People around the country used photogrammetry to co-create a free, 3D database of Anglo-Saxon namestones
Anglo Saxon namestones or cross-slabs have been found in association with early monastic sites in the northeat region of England and are generally thought to be grave markers associated with Christian burials. This interpretation is supported by the fact they have been recovered from archaeological contexts in association with graves – most recently during DigVentures excavations at Lindisfarne. Since we started our excavations in 2016, we have recovered three gorgeous examples as well as early Christian sculpture. This is an amazing discovery and means we will be able to add extra information about the date, form and function of these enigmatic objects.
We’ll be building a whole virtual museum of the stones, but if you can’t wait for those you can follow these links to see the finds records from the finds we recovered during the excavations;
Interestingly, the names which we have been able to decipher from the Anglo-Saxon stones can tell us a lot about the Anglo-Saxon world. One example from Lindisfarne which was recovered in the north transept of the priory church bears the name Osgyth. It has been dated to between the mid 7th and the mid 8th century as the decoration and script resemble the St Matthew carpet page of the Lindisfarne Gospels. Osgyth is a female name, written twice on the namestone, once in Anglo Saxon runes and once in Anglo Saxon capital letters.
In 2016 the excavations run by DigVentures discovered another name, this time with a new Old English personal name: YÞFRIĐ. Although we don’t know if the name belonged to a woman or a man, the fact we have a new name is incredible. It is possible that the name hasn’t been spoken for 1000 years! On the other side of the stone the text forms the abbreviations for alpha and omega, the reference being to the biblical text Revelations XXII, 13.
“I am the Alpha and the Omega, the First and the Last, the Beginning and the End”
We will be analysing the two latest namestones found from Lindisfarne over the coming months, looking for more clues about the people who lived and worked at the Monastery.
All the stones recovered have been buried for at least a few hundred years as the burial grounds changed and developed. howeverm age does not count for some of the script and design on the stones appearing to be very faint – some of them must have been difficult to read even when freshly carved.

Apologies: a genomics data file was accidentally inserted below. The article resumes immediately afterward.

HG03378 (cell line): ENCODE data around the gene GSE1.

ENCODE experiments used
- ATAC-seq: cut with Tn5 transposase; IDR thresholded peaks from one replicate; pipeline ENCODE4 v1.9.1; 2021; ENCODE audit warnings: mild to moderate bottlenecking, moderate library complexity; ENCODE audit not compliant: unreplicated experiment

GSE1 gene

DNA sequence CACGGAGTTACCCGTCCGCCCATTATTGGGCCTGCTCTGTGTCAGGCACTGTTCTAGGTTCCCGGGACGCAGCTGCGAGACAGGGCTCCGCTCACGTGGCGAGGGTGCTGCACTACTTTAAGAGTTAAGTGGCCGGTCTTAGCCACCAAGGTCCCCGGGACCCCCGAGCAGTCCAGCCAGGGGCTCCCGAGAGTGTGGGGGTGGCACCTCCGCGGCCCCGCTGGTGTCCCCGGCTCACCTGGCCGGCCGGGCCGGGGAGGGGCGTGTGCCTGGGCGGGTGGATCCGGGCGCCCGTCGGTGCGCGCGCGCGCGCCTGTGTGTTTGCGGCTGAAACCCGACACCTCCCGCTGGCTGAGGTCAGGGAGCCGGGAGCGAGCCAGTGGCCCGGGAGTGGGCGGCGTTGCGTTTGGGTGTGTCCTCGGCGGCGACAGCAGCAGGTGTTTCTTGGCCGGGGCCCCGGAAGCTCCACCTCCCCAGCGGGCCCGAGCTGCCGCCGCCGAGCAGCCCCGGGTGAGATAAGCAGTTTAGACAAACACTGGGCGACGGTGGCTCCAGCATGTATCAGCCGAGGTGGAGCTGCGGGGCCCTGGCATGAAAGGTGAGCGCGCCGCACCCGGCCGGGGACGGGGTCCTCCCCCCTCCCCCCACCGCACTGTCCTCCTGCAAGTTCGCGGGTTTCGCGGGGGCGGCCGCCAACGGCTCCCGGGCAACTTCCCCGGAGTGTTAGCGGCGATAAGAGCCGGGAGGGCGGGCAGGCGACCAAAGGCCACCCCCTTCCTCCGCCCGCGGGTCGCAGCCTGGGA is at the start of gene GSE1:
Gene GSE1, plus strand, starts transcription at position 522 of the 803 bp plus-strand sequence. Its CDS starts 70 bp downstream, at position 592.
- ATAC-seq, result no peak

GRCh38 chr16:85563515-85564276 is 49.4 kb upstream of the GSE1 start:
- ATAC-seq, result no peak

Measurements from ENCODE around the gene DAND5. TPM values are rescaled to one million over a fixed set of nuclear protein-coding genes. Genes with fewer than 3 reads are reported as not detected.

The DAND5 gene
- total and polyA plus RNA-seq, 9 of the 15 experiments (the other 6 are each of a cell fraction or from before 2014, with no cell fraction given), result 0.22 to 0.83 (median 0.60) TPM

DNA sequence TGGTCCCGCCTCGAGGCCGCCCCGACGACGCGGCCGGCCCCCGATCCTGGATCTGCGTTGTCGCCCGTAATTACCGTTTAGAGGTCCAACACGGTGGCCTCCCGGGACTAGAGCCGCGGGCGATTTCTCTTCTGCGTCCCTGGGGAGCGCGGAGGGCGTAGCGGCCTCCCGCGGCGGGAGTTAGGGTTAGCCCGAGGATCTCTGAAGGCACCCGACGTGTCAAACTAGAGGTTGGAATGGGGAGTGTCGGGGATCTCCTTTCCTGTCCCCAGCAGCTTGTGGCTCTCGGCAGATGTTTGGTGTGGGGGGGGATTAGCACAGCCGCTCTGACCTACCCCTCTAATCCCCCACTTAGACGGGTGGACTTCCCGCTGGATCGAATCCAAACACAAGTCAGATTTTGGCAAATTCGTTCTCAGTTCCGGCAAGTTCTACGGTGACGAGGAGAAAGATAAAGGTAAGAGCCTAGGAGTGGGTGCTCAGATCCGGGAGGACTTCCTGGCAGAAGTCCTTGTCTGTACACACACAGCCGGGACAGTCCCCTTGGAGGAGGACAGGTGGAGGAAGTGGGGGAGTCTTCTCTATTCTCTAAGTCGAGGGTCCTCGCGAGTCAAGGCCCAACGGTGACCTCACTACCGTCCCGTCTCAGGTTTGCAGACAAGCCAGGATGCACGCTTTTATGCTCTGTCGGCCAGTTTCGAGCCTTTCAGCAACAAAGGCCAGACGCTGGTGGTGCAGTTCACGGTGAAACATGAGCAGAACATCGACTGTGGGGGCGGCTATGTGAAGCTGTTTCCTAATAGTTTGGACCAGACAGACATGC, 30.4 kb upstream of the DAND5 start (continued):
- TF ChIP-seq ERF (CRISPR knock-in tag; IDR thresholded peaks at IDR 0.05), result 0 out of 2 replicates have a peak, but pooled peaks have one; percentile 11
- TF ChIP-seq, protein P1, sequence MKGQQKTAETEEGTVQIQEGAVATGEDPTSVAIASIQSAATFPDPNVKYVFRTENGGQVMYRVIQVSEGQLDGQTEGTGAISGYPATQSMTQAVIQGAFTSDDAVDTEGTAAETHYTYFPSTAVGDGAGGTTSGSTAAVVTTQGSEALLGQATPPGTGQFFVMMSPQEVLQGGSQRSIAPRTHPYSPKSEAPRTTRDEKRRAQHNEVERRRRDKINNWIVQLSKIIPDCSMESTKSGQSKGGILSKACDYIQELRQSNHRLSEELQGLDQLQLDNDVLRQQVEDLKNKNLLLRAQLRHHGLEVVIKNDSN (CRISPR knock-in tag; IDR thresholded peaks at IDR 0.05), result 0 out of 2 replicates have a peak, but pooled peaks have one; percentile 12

Analysis undertaken in 2013 may help explain this. One of the Lindisfarne stones bears the male names Beanna and Pausil, written in Anglo-Saxon capital letters. Anglo-Saxon runes also spell part of another personal name, possibly Coena, on the upper half of the stone. Investigating the stone using X-ray fluorescence and magnification revealed that – amazingly – there was evidence of paint on its surface.
We now know that the stones would have been painted with a white base coat, and panels in reds, greens and black. In addition, the shallow depressions visible in the centre of some of the crosses carved on the stones may have been decorated with jewels – adding some serious bling.
Currently, there are 31 known stones – including the three which have been found from the recent Lindisfarne excavations. The largest number of the grave markers has come from Lindisfarne itself, and all from close to the current ruins of the Priory probably associated with the Anglo Saxon monastic centre. The second largest group has been recovered from Hartlepool, where eight stones have been found to date. Other finds have been made in Billingham (2), Birtley (1), Hart (1) and Monkwearmouth (2). Our project aims to bring together as many namestones as possible using high resolution photography and 3D modelling techniques to create an online exhibition. For the first time, everyone will be able to look at the objects side by side.
No nonsense. Just dig alerts and the insider's view on the week's biggest archaeological discoveries.